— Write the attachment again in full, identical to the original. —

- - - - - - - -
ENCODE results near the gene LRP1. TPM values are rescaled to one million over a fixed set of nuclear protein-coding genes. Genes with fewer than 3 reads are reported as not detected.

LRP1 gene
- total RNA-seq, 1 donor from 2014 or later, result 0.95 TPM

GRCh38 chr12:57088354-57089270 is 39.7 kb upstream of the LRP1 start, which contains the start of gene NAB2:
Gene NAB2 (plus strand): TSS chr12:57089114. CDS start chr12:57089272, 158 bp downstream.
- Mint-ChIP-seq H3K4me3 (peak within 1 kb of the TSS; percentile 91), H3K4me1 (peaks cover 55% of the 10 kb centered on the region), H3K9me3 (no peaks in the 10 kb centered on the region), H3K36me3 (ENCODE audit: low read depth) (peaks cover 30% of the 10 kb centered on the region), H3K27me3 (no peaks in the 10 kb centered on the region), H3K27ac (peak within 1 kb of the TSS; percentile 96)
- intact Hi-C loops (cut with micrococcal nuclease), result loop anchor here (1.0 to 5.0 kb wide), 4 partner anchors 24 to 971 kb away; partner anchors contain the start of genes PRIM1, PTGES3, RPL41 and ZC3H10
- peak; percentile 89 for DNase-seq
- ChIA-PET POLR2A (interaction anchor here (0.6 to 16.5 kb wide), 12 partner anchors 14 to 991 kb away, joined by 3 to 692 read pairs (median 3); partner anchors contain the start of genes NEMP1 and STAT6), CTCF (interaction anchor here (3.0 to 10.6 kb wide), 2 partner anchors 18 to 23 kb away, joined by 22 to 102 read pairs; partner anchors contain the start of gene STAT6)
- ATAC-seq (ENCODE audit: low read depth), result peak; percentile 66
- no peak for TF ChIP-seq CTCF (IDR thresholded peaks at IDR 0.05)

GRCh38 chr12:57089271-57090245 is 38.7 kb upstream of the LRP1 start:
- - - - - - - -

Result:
ENCODE results near the gene LRP1. TPM values are rescaled to one million over a fixed set of nuclear protein-coding genes. Genes with fewer than 3 reads are reported as not detected.

LRP1 gene
- total RNA-seq, 1 donor from 2014 or later, result 0.95 TPM

GRCh38 chr12:57088354-57089270 is 39.7 kb upstream of the LRP1 start, which contains the start of gene NAB2:
Gene NAB2 (plus strand): TSS chr12:57089114. CDS start chr12:57089272, 158 bp downstream.
- Mint-ChIP-seq H3K4me3 (peak within 1 kb of the TSS; percentile 91), H3K4me1 (peaks cover 55% of the 10 kb centered on the region), H3K9me3 (no peaks in the 10 kb centered on the region), H3K36me3 (ENCODE audit: low read depth) (peaks cover 30% of the 10 kb centered on the region), H3K27me3 (no peaks in the 10 kb centered on the region), H3K27ac (peak within 1 kb of the TSS; percentile 96)
- intact Hi-C loops (cut with micrococcal nuclease), result loop anchor here (1.0 to 5.0 kb wide), 4 partner anchors 24 to 971 kb away; partner anchors contain the start of genes PRIM1, PTGES3, RPL41 and ZC3H10
- peak; percentile 89 for DNase-seq
- ChIA-PET POLR2A (interaction anchor here (0.6 to 16.5 kb wide), 12 partner anchors 14 to 991 kb away, joined by 3 to 692 read pairs (median 3); partner anchors contain the start of genes NEMP1 and STAT6), CTCF (interaction anchor here (3.0 to 10.6 kb wide), 2 partner anchors 18 to 23 kb away, joined by 22 to 102 read pairs; partner anchors contain the start of gene STAT6)
- ATAC-seq (ENCODE audit: low read depth), result peak; percentile 66
- no peak for TF ChIP-seq CTCF (IDR thresholded peaks at IDR 0.05)

GRCh38 chr12:57089271-57090245 is 38.7 kb upstream of the LRP1 start: